Eck­hard Schlü­ter: Orga­nic-gra­de basil is by far the most important of all pot­ted-herb crops. So we have a long track record of joi­ning forces with Osna­brück Uni­ver­si­ty of App­lied Sci­ence to explo­re issu­es rela­ting to its cul­ti­va­ti­on ‑ invol­ving fer­ti­li­sa­ti­on, substrates and sciarid infe­sta­ti­on. And, in some respec­ts, Chris­ti­an Fre­richs’ rese­arch ‑ both his Bachelor’s and his Master’s ‑ builds on this ground­work.

How did the con­tact with Klasmann-Deilmann come about with your scho­l­ar­ship under the ‘Deutsch­land­sti­pen­di­um’ sche­me?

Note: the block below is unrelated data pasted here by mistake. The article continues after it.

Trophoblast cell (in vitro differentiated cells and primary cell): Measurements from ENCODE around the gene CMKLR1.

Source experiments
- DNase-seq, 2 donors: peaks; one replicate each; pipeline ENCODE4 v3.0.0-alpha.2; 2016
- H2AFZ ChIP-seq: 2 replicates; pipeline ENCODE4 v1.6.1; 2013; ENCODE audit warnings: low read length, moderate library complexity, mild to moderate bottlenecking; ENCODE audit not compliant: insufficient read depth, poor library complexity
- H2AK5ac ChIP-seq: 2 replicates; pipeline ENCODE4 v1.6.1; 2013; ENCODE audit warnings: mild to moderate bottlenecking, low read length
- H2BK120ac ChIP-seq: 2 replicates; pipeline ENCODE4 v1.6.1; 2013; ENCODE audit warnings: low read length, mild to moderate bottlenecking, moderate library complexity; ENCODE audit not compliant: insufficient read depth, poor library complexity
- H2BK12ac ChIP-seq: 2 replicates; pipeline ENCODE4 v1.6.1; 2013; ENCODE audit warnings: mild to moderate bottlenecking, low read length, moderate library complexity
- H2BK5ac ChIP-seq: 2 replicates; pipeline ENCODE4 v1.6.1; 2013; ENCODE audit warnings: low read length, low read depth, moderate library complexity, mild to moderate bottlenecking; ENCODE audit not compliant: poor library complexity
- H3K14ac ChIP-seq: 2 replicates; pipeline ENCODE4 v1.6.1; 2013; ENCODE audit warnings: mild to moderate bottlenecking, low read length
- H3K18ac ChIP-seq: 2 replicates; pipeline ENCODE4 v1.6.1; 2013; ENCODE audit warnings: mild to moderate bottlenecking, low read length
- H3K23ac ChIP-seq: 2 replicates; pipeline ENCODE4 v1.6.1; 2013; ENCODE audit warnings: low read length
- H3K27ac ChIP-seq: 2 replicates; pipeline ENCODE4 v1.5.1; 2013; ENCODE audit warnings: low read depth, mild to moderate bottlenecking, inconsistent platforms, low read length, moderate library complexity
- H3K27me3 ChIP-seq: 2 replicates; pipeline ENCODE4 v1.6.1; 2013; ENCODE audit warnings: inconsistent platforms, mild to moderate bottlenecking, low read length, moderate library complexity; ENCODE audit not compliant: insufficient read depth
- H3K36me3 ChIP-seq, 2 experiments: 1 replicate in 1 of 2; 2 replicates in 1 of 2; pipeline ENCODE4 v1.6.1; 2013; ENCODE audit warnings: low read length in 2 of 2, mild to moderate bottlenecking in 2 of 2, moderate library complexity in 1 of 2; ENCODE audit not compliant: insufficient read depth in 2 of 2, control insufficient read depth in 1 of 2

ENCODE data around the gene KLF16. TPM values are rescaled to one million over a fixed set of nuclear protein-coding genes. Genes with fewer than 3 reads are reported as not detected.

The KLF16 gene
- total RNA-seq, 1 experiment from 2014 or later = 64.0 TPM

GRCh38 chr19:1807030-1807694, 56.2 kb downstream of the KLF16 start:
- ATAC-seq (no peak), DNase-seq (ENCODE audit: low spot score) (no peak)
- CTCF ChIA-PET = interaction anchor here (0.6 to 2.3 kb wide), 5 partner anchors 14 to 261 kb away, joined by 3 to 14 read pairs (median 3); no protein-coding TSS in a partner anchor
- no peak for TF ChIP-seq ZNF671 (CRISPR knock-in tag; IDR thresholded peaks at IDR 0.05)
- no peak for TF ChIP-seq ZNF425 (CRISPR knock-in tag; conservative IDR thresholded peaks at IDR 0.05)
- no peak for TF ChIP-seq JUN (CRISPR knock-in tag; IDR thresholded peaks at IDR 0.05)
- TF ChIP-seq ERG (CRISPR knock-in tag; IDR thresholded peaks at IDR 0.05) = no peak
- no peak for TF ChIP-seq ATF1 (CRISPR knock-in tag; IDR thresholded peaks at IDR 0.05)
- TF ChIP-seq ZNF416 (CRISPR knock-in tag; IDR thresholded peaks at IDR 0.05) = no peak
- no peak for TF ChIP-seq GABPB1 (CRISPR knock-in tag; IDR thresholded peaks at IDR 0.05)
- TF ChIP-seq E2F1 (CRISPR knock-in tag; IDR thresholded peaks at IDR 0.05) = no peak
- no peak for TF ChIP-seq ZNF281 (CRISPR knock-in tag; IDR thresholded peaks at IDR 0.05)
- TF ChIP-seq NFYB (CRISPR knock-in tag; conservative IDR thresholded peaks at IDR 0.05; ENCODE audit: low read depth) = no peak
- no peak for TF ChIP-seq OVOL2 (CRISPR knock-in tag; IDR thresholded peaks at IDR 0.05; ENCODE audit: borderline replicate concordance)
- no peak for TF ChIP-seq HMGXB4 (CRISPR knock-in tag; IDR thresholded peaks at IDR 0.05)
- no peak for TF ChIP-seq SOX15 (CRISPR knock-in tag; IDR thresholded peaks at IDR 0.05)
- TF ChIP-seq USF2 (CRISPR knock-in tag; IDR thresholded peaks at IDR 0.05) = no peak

Chris­ti­an Fre­richs: This scho­l­ar­ship fun­ded by Klasmann-Deilmann has enab­led me to place my stu­dies on a finan­ci­al­ly sound foo­ting. Con­ver­se­ly, I hope the fin­dings obtai­ned from my Bachelor’s and Master’s rese­arch will bene­fit the com­pa­ny as well. Even when the scho­l­ar­ship peri­od was over, I remai­ned in clo­se con­tact with Mr Schlü­ter, who lent me his exper­ti­se with the expe­ri­ments.

Eck­hard Schlü­ter: I was delight­ed to be able to moni­tor the pro­gress of the­se tri­als. A dis­tinc­tive fea­ture of Chris­ti­an Fre­richs’ work was its strong real-world app­li­ca­ti­on: it sci­en­ti­fi­cal­ly inves­ti­ga­ted spe­ci­fic ques­ti­ons ari­sing from hor­ti­cul­tu­ral pro­duc­tion. A par­ti­cu­lar prio­ri­ty for me was that this prac­ti­cal focus be incor­po­ra­ted into the expe­ri­men­tal design and into the dis­cus­sion of the results.

What are your plans for the future?